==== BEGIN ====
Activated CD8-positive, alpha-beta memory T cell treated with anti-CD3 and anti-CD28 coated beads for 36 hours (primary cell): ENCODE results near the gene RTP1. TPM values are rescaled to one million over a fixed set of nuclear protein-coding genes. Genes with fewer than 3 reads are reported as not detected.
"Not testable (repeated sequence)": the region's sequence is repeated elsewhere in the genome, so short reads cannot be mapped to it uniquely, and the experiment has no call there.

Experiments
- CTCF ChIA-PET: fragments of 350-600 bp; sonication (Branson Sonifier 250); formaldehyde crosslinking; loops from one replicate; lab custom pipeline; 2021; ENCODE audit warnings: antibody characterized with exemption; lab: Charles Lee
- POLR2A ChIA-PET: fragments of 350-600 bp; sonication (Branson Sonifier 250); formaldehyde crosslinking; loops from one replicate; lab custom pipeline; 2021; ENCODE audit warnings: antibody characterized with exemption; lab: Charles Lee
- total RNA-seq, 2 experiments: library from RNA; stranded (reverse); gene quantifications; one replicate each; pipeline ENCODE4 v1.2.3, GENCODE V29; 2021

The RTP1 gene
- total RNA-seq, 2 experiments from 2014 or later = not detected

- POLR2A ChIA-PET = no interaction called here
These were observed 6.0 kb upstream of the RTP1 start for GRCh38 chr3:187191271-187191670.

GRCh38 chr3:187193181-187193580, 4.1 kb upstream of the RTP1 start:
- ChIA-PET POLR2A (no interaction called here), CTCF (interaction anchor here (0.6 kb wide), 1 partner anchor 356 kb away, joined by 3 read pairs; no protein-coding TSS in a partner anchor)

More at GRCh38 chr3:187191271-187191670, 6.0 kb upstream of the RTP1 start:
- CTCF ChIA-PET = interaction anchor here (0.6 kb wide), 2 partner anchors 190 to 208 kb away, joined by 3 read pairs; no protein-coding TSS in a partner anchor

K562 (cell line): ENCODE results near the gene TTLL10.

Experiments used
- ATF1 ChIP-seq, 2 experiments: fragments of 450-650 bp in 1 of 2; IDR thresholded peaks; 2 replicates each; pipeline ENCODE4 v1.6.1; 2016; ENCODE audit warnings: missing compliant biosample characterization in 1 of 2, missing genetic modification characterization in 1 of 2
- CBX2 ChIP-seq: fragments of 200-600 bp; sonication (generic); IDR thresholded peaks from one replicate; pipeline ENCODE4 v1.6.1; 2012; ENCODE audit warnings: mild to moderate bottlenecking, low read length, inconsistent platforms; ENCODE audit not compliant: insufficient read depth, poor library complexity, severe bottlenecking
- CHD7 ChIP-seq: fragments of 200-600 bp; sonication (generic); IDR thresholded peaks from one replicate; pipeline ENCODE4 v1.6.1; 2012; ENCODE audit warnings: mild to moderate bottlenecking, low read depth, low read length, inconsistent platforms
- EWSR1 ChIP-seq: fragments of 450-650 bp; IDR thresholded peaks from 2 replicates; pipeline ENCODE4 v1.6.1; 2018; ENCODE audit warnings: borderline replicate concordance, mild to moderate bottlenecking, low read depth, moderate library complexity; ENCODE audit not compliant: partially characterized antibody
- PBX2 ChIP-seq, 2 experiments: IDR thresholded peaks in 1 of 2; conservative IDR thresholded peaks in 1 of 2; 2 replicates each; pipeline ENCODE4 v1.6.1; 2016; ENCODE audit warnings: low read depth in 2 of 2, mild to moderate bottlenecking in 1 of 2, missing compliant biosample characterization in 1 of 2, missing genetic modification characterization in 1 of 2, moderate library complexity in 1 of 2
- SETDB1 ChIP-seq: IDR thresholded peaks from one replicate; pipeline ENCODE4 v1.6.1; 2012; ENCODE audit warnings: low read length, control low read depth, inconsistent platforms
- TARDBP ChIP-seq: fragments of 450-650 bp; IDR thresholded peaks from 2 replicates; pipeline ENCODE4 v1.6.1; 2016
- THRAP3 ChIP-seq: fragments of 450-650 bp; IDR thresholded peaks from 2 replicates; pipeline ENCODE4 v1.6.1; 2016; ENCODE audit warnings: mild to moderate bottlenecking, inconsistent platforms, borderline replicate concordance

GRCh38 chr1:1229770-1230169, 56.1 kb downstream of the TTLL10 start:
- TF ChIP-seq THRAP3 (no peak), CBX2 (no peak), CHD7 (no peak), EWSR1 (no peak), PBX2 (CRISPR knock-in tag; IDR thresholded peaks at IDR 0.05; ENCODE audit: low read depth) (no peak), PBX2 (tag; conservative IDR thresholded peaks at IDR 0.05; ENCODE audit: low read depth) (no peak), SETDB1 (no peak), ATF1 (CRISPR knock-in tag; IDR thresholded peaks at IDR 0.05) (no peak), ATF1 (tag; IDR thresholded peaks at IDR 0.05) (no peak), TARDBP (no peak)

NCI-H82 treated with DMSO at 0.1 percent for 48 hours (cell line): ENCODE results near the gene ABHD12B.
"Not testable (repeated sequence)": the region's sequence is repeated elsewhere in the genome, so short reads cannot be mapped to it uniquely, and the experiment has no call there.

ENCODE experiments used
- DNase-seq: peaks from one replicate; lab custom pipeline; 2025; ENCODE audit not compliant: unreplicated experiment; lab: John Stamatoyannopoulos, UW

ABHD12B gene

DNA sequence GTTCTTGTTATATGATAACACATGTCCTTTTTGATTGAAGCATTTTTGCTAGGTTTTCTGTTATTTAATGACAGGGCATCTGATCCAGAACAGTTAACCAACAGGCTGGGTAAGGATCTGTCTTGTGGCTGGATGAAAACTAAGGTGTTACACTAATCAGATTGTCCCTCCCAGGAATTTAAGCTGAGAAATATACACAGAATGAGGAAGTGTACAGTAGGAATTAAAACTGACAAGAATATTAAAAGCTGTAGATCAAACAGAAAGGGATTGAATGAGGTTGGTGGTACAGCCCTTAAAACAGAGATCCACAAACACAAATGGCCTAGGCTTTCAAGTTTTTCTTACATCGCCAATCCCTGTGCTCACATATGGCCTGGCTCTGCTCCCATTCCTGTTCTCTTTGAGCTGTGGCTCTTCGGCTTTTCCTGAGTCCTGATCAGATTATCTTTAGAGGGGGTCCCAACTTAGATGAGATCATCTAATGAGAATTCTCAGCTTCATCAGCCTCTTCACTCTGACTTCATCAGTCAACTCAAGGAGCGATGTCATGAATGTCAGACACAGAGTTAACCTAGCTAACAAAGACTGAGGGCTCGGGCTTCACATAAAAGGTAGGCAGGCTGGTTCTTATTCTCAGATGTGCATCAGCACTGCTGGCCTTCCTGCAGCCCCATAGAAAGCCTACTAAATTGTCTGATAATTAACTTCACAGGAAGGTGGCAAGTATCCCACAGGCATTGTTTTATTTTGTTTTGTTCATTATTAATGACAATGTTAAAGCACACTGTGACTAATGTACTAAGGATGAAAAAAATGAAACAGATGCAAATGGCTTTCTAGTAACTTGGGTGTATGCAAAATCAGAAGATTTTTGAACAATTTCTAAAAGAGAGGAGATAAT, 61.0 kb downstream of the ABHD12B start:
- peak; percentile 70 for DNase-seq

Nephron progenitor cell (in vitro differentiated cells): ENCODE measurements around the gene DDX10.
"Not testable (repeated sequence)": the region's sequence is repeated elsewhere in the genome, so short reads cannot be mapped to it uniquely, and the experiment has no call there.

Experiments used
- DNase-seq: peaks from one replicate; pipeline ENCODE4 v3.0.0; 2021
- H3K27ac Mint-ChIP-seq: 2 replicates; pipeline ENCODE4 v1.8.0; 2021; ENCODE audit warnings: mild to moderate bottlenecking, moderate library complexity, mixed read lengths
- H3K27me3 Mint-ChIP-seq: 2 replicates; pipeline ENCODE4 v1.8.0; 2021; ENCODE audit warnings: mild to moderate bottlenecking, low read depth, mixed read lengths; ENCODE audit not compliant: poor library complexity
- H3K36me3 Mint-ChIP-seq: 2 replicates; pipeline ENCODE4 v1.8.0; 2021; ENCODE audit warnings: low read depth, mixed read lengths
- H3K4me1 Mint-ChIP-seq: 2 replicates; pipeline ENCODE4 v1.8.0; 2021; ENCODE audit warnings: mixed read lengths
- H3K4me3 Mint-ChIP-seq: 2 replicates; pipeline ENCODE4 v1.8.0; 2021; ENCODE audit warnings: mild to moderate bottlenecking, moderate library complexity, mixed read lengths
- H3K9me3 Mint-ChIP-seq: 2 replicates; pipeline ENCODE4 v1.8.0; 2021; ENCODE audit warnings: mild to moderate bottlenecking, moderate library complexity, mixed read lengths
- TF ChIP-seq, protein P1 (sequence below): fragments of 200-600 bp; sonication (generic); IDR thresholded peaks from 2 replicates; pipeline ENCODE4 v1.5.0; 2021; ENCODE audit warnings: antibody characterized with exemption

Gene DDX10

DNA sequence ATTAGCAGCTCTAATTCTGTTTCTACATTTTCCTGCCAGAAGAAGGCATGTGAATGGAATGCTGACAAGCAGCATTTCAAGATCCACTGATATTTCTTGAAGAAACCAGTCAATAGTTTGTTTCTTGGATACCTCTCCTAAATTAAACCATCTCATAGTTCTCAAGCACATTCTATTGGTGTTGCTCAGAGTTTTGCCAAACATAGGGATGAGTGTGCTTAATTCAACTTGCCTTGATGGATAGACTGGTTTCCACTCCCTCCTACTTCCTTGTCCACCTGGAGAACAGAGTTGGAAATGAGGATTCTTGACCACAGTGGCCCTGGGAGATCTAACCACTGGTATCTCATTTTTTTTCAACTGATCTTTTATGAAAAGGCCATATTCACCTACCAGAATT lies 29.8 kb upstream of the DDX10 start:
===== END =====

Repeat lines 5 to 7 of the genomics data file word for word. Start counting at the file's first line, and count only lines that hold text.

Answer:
- POLR2A ChIA-PET: fragments of 350-600 bp; sonication (Branson Sonifier 250); formaldehyde crosslinking; loops from one replicate; lab custom pipeline; 2021; ENCODE audit warnings: antibody characterized with exemption; lab: Charles Lee
- total RNA-seq, 2 experiments: library from RNA; stranded (reverse); gene quantifications; one replicate each; pipeline ENCODE4 v1.2.3, GENCODE V29; 2021

The RTP1 gene